As a rising star in Hungary’s far-right Jobbik Party, Csanad Szegedi was notorious for his incendiary comments on Jews: He accused them of “buying up” the country, railed about the “Jewishness” of the political elite and claimed Jews were desecrating national symbols.
Then came a revelation that knocked him off his perch as ultra-nationalist standard-bearer: Szegedi himself is a Jew.
Following weeks of Internet rumors, Szegedi acknowledged in June that his grandparents on his mother’s side were Jews — making him one too under Jewish law, even though he does not practice the faith. His grandmother was an Auschwitz survivor and his grandfather a veteran of forced labor camps.
Since then, the 30-year-old has become a pariah in Jobbik and his political career is on the brink of collapse. He declined to be interviewed for this story.
At the root of the drama is an audiotape of a 2010 meeting between Szegedi and a convicted felon. Szegedi acknowledges that the meeting took place, but contends the tape was altered in unspecified ways; Jobbik considers it real.
In the recording, the felon is heard confronting Szegedi with evidence of his Jewish roots. Szegedi sounds surprised, then offers money and favors in exchange for keeping quiet. Under pressure, Szegedi resigned last month from all party positions and gave up his Jobbik membership. That was not good enough for the party: Last week it asked him to give up his seat in the European Parliament as well. Jobbik says its issue is the suspected bribery, not his Jewish roots.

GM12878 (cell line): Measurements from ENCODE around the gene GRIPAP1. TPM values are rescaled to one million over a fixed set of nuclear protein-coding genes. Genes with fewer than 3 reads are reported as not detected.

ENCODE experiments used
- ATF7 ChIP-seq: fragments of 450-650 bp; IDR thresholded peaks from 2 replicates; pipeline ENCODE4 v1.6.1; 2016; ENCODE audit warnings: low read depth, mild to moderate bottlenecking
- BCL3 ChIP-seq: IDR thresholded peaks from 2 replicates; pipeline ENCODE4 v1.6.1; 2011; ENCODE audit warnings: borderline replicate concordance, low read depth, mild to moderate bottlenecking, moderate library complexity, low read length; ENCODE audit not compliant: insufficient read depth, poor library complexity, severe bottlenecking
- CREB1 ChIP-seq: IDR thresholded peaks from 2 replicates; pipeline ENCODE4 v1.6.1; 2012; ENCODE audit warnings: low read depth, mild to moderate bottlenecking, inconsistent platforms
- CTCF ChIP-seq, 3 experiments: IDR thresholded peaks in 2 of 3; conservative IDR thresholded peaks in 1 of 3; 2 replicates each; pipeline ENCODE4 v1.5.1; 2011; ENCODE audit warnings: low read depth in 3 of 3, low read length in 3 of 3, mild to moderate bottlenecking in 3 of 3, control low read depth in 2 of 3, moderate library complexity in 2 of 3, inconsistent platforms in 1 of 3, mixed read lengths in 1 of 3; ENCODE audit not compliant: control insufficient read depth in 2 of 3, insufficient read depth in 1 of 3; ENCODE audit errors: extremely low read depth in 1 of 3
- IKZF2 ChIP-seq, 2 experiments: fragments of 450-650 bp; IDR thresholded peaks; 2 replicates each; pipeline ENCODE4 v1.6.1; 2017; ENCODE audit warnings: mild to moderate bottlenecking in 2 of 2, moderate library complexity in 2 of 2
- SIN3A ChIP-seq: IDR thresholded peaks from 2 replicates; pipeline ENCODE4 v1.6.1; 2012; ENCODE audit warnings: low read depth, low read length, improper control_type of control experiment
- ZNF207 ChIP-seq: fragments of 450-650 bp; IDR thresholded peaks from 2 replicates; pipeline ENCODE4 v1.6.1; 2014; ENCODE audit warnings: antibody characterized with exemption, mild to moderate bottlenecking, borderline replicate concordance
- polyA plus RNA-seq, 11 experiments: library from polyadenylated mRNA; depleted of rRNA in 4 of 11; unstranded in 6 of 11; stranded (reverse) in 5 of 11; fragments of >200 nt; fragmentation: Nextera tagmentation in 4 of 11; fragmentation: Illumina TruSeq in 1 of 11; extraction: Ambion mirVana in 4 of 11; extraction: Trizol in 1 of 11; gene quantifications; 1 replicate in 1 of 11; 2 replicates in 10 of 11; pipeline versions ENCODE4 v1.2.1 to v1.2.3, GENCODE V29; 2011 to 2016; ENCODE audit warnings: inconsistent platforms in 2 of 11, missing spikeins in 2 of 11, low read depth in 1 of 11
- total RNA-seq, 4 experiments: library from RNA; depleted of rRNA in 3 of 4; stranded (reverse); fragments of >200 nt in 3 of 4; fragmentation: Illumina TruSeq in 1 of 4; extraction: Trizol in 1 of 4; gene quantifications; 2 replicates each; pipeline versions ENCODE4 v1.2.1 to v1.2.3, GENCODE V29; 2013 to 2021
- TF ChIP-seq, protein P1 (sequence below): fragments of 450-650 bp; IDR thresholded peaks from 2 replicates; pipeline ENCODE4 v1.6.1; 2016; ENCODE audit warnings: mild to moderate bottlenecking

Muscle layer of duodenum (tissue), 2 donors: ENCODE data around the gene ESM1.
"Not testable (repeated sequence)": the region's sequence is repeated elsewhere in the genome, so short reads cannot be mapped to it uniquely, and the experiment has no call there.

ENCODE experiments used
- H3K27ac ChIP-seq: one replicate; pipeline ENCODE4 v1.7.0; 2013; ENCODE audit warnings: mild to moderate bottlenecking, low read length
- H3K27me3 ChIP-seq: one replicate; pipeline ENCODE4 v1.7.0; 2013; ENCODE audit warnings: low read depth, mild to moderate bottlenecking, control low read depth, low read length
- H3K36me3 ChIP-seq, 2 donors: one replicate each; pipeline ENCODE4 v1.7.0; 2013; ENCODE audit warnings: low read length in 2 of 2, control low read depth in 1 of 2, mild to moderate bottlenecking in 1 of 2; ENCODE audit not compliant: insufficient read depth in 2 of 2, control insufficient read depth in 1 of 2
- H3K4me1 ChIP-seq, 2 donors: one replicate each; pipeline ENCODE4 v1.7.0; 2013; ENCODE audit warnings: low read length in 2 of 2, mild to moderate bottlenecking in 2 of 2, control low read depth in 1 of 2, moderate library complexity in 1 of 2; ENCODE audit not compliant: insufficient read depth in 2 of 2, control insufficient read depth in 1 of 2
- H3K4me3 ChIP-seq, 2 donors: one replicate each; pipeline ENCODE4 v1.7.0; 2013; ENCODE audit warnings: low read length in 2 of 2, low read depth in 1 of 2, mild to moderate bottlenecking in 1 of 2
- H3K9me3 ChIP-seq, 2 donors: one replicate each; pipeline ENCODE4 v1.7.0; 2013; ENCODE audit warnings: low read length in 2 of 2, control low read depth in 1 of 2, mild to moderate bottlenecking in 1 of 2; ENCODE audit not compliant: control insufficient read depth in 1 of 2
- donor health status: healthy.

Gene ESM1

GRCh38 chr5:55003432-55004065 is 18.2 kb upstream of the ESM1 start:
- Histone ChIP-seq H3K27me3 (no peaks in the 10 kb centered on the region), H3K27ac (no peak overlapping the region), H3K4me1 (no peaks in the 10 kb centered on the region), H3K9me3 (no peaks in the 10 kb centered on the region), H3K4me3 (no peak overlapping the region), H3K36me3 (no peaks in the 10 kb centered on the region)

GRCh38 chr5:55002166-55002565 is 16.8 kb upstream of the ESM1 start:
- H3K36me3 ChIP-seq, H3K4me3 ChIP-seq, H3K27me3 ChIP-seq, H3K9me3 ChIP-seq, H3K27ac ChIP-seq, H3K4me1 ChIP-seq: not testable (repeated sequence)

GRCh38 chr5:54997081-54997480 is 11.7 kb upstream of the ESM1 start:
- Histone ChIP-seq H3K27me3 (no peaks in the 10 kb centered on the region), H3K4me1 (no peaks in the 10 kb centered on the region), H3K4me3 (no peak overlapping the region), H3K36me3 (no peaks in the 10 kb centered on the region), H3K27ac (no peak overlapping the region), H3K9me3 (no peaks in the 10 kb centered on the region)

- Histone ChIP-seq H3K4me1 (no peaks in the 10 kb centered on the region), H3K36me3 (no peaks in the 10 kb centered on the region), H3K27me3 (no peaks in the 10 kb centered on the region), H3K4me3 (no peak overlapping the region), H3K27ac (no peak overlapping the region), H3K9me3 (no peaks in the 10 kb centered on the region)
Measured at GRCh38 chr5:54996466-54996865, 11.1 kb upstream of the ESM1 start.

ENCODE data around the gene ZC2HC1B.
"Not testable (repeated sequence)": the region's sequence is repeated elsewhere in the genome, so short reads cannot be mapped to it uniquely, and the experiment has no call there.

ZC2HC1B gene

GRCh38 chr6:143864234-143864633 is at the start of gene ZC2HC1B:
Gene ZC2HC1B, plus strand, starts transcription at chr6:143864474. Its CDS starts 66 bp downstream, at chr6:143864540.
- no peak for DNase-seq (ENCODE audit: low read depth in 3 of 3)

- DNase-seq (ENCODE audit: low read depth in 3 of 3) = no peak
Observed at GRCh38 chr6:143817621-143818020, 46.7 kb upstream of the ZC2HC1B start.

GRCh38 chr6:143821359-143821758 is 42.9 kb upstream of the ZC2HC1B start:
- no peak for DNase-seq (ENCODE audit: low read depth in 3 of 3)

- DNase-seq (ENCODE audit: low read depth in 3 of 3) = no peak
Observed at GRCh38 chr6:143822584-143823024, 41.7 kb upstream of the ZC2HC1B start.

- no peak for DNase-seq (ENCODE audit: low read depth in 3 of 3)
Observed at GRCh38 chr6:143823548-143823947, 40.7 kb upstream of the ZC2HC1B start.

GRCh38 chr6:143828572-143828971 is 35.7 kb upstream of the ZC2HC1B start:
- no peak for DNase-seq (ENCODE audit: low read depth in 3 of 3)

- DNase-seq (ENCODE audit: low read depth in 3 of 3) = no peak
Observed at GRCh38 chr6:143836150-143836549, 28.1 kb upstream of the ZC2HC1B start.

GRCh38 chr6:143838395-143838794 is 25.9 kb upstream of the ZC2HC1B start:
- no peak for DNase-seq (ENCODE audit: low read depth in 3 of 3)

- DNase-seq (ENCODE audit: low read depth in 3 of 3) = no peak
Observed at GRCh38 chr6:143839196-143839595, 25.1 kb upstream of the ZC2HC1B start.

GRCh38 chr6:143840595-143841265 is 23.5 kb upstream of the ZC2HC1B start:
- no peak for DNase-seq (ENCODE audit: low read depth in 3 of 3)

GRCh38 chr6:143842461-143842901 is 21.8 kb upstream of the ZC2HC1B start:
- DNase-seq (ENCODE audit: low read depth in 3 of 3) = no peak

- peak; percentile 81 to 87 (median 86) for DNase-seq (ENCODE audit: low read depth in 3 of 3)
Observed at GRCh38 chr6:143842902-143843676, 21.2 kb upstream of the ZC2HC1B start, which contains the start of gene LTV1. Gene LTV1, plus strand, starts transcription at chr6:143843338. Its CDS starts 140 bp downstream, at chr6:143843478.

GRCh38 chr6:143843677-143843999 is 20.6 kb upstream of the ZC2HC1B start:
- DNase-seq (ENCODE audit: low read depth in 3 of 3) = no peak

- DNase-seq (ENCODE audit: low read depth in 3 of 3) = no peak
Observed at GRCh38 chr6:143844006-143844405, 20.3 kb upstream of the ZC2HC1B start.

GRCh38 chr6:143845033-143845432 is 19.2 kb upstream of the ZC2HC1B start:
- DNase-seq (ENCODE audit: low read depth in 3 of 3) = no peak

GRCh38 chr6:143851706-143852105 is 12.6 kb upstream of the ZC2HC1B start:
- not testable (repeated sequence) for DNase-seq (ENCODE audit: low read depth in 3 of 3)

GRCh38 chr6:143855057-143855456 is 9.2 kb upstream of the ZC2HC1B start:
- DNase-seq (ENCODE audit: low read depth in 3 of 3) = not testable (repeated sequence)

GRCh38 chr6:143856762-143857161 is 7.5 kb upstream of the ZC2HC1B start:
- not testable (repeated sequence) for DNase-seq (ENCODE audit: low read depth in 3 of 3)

Szegedi came to prominence in 2007 as a founding member of the Hungarian Guard, a group whose black uniforms and striped flags recalled the Arrow Cross, a pro-Nazi party that briefly governed Hungary at the end of World War II and killed thousands of Jews.
In all, 550,000 Hungarian Jews were killed during the Holocaust, most of them after being sent in trains to death camps like Auschwitz.
The Hungarian Guard was banned by the courts in 2009.
By then, Szegedi had already joined the Jobbik Party, which was launched in 2003 to become the country’s biggest far-right political force.
He soon became one of its most vocal and visible members, and a pillar of the party leadership. Since 2009, he has served in the European Parliament in Brussels as one of the party’s three EU lawmakers, a position he says he wants to keep.
The fallout of Szegedi’s ancestry saga has extended to his business interests. Jobbik executive director Gabor Szabo is pulling out of an Internet site selling nationalist Hungarian merchandise that he owns with Szegedi. Szabo said his sister has resigned as Szegedi’s personal assistant.
In the 2010 tape, former convict Zoltan Ambrus is heard telling Szegedi that he has documents proving Szegedi is Jewish. The right-wing politician seems genuinely surprised by the news — and offers EU funds and a possible EU job to Ambrus to hush it up.
Ambrus, who served time in prison on a weapons and explosives conviction, apparently rejected the bribes.
He said he secretly taped the conversation as part of an internal Jobbik power struggle aimed at ousting Szegedi from a local party leadership post. The party’s reaction was swift.
“We have no alternative but to ask him to return his EU mandate,” Jobbik president Gabor Vona said. “Jobbik does not investigate the heritage of its members or leadership, but instead takes into consideration what they have done for the nation.”